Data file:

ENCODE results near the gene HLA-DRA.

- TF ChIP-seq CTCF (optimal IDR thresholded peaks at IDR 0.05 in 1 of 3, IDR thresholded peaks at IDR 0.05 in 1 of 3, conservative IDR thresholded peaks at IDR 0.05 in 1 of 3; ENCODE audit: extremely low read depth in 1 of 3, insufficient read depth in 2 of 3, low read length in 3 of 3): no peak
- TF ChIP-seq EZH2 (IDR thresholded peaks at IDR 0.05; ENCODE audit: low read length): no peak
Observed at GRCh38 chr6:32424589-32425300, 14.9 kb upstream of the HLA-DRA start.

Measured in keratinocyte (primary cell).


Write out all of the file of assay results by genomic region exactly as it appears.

ENCODE results near the gene HLA-DRA.

- TF ChIP-seq CTCF (optimal IDR thresholded peaks at IDR 0.05 in 1 of 3, IDR thresholded peaks at IDR 0.05 in 1 of 3, conservative IDR thresholded peaks at IDR 0.05 in 1 of 3; ENCODE audit: extremely low read depth in 1 of 3, insufficient read depth in 2 of 3, low read length in 3 of 3): no peak
- TF ChIP-seq EZH2 (IDR thresholded peaks at IDR 0.05; ENCODE audit: low read length): no peak
Observed at GRCh38 chr6:32424589-32425300, 14.9 kb upstream of the HLA-DRA start.

Measured in keratinocyte (primary cell).